Vermont’s child care, early education administration is ‘fundamentally broken,’ report finds

Children attending the Part 2 Kids Child Care Center at Allen Brook School in Williston eat breakfast after morning meeting in September 2020. The authors of a new report, commissioned by the Legislature last year, recommended that a new government entity is created to oversee child care. and early education in Vermont. File photo by Glenn Russell / VTDigger

The state apparatus that controls Vermont’s child care and early education systems is “fundamentally broken,” according to a new report that found staff shortages, disorganization and a lack of coordination between state agencies.

Vermont should consider creating a “single government unit focused on early childhood,” with one specific person in charge, the authors of the 51-page report wrote, noting that the system “is not the state in its current state.” of Vermont’s children and families. ”

The report, commissioned by the Vermont Legislature last year, was written by Foresight Law and Policy, a DC-based education law firm, and Watershed Advisors, an education consulting firm in New Orleans.

The authors are not the first people to come to that conclusion, or to recommend the reorganization of the programs. For years, state and local education officials and child care advocates have expressed concern that the state’s programs for young children are disorganized and ineffective.

Friday’s report “details we’ve known for years,” said Aly Richards, CEO of Let’s Grow Kids, a child care advocacy nonprofit, in a statement. “Our childcare system works for no one – not for families, children, early childhood educators, and certainly not for our workforce and economy.”

The firms drew their conclusions from interviews and focus groups with more than 85 “early childhood stakeholders” and reviewed analyzes and data from previous publications.

They found that Vermont’s early childhood programs were spread over too many areas of state government, which were understaffed and often struggled to coordinate with each other.

Pre-K is jointly administered by the Vermont Agency of Education and the Agency of Human Services. Within the Human Services Agency, the Department of Children and Families licenses child care centers, handles child care subsidies, and oversees resources for young children with special needs.

But the Department of Health and the Department of Mental Health, which are within the Human Services Agency but separate from the Department of Children and Families, also provide services for young children.

Meanwhile, children attend pre-K in both public and private programs, while most child care programs are private. This can cause confusion as the requirements for different types of programs may differ. And many private companies fear that government officials will favor their public counterparts at the expense of them.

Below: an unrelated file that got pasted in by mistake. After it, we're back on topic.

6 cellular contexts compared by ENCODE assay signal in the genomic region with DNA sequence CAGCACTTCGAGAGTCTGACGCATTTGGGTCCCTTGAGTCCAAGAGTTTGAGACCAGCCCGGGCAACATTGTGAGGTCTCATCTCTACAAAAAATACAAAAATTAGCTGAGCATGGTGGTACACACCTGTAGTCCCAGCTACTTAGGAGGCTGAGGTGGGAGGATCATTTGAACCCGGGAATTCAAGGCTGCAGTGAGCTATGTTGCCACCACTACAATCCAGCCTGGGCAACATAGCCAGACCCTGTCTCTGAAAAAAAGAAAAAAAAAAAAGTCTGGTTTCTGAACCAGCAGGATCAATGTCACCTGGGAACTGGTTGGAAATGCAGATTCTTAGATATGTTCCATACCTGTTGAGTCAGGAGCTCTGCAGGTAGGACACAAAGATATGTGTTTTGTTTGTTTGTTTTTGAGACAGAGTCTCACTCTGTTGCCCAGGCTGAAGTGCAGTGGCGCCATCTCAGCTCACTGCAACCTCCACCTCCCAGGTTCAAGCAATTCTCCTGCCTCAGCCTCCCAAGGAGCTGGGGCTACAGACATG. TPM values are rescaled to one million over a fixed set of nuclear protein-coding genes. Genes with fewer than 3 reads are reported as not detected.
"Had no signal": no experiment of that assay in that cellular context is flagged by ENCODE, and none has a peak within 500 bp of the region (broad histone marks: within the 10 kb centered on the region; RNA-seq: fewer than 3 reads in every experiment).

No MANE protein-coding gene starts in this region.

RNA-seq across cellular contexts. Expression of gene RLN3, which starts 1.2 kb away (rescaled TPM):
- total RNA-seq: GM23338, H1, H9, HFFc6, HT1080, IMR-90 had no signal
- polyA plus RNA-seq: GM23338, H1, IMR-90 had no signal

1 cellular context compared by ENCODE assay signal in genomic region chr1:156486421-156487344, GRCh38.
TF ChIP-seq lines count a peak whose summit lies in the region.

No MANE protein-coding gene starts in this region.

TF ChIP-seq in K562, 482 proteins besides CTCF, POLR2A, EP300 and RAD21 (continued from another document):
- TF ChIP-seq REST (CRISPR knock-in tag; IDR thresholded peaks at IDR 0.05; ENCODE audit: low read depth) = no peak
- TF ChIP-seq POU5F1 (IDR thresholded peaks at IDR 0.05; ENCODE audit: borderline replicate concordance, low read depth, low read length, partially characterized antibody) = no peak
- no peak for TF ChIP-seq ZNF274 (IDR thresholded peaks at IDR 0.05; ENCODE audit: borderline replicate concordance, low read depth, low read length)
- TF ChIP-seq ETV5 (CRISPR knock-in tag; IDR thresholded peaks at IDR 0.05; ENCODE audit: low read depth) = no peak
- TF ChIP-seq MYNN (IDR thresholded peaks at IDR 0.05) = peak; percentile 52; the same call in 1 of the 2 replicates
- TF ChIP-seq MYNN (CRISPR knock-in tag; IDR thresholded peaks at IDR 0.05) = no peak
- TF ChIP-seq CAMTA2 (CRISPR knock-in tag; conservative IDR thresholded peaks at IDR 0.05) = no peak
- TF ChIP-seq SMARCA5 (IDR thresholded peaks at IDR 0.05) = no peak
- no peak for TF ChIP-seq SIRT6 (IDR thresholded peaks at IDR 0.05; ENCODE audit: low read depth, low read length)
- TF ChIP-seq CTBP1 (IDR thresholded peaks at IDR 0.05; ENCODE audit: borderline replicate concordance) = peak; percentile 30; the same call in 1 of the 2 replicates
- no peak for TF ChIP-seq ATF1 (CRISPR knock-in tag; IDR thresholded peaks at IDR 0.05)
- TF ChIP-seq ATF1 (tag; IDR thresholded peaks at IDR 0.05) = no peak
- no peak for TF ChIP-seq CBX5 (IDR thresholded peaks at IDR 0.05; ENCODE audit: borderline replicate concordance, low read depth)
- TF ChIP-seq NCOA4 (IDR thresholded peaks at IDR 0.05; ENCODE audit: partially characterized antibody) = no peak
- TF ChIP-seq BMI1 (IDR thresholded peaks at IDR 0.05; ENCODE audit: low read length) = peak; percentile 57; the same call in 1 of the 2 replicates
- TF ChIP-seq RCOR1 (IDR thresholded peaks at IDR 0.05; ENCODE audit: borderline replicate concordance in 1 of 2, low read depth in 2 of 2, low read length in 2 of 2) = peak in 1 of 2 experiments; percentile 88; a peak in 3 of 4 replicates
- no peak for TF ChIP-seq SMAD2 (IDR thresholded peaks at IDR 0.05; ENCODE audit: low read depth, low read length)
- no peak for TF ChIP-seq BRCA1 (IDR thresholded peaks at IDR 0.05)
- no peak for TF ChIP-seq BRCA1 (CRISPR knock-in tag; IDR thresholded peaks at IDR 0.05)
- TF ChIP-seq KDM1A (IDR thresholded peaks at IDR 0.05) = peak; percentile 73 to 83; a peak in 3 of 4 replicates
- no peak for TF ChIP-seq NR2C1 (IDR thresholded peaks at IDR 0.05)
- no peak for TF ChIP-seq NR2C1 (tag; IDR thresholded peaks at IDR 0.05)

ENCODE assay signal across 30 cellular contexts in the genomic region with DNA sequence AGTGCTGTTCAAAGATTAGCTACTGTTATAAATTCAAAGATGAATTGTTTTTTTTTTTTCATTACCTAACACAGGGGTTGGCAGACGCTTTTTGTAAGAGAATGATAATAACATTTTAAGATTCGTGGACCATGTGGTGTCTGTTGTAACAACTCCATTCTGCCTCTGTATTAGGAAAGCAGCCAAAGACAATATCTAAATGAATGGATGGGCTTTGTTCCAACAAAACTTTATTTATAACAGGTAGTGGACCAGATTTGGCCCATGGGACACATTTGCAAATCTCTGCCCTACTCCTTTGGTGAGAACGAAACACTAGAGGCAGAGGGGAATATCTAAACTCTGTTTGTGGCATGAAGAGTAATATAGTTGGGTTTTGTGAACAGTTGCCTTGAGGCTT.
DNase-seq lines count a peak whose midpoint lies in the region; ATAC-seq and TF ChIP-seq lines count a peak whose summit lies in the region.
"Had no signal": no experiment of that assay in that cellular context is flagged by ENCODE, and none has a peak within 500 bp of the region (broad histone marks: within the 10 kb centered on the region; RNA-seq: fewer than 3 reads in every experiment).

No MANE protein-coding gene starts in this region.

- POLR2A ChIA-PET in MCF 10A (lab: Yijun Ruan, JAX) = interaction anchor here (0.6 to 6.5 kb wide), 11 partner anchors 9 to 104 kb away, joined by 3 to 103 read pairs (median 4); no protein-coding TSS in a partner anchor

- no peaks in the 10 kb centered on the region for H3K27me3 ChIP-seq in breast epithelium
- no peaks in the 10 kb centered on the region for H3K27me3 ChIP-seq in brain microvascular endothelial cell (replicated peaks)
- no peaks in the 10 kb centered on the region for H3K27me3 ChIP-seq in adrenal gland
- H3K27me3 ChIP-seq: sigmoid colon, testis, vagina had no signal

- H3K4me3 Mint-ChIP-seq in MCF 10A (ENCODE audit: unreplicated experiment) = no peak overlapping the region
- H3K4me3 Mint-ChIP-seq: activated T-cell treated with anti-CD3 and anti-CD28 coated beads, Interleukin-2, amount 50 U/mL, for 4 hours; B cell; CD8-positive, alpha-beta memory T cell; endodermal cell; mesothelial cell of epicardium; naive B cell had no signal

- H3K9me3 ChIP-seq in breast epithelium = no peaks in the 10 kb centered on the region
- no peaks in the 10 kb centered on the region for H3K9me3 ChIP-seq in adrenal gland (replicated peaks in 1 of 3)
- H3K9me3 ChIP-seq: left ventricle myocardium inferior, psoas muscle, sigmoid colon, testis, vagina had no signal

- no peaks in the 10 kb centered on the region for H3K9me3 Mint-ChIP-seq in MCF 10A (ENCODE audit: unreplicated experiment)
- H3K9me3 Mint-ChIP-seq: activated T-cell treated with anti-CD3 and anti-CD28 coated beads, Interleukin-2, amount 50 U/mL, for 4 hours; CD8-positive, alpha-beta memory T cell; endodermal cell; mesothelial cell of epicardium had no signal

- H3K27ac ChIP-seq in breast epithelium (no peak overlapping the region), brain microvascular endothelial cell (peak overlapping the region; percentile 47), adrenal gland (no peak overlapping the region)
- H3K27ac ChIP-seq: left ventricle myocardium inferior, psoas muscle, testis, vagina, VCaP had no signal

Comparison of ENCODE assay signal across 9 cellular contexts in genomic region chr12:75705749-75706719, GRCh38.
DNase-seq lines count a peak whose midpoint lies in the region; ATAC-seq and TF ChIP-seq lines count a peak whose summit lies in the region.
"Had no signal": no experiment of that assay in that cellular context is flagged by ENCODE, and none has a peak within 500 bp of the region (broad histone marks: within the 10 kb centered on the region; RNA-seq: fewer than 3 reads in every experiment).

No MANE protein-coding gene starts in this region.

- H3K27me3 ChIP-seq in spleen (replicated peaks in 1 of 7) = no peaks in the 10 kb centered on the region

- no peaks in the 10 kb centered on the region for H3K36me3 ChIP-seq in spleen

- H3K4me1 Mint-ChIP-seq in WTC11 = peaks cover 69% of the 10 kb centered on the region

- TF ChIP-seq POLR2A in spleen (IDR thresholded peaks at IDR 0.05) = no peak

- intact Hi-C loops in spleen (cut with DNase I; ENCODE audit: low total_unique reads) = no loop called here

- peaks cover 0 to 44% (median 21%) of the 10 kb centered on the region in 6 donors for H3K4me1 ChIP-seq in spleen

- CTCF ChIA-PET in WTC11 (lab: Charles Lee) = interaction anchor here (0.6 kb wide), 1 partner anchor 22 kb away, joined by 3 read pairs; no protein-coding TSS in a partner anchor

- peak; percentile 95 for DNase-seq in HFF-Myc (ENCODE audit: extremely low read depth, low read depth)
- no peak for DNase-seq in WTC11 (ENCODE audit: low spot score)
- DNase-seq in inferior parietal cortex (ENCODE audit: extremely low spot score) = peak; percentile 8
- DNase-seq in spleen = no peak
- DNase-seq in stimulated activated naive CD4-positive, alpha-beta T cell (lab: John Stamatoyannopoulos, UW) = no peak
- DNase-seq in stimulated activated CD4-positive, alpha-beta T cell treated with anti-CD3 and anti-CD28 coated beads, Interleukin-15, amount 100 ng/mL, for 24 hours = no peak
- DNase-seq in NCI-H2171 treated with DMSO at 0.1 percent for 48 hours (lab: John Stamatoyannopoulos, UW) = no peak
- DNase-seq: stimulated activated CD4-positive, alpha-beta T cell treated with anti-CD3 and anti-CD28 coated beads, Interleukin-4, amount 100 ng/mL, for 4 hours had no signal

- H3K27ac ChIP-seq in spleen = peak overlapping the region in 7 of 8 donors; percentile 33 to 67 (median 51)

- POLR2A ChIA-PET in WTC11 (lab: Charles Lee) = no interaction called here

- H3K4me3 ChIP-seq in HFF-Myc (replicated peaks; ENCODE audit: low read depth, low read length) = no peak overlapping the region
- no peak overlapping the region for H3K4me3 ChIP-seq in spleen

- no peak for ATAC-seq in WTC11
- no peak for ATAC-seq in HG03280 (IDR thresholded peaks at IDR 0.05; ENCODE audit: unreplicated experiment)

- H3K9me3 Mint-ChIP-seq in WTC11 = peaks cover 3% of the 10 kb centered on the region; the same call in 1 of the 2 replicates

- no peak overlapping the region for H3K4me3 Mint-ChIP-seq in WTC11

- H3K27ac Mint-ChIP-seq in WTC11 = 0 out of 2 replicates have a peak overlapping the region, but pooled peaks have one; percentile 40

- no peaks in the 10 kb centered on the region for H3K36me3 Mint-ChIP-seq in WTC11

“Both (the Agency for Education) and (the Agency for Human Services) play a role in oversight in different environments, and we’ve heard several stories from providers about the two agencies providing guidance that were wrong – or even contradictory, “reads the report. “In some cases, vendors have told us to ask one agency about an issue, get an answer they don’t like, and then simply go to the other agency to get another answer.”

State child care administrators also do not collect or organize “useful overarching data” that can provide a clear picture of how well the systems are working, the report found.

Another report, also commissioned by the Legislature, will focus on the cost of potential changes to the system. This report, which was contracted to the RAND Corporation, is due to appear in December 2023.

Elected officials in Vermont have been trying for years to reshuffle the state’s early childhood programs. Since Vermont’s universal pre-K program began operating in 2016, it has raised complaints that its joint management structure – which is shared between the Education and Human Services – is unmanageable.

Multiple appointed civil servants and legislators have called for the administration of pre-K at the Education Agency to be folded.

Last year, Gov. Phil Scott proposed a solution that would go even further: He recommended folding pre-K and almost all child care programs into the Agency of Education, with some going to the Department of Children and Families. In its proposal, the departments of Health and Mental Health will also retain certain responsibilities.

But those efforts have not yet come to fruition.

Jason Maulucci, a spokesman for Scott, said the governor had made child care a top priority.

“If a management change will improve affordability and access, he’s full of ears,” Maulucci said. “He has not yet reviewed the final report in detail, and will evaluate it as we approach the next legislative session with members of his administration through that lens.”

Spokesmen for the agencies of Education and Human Services said they welcomed the report’s recommendations.

“The administration of these programs is inherently complex, so we are welcome to receive feedback on how we can improve the structure of these programs within the state government,” Suzanne Sprague, a spokeswoman for the Education Agency, said in an email. said.

“We appreciate getting this new report and we’re reviewing the recommendations carefully,” said Miranda Gray, Vermont’s deputy commissioner for child development at the Department of Children and Families.

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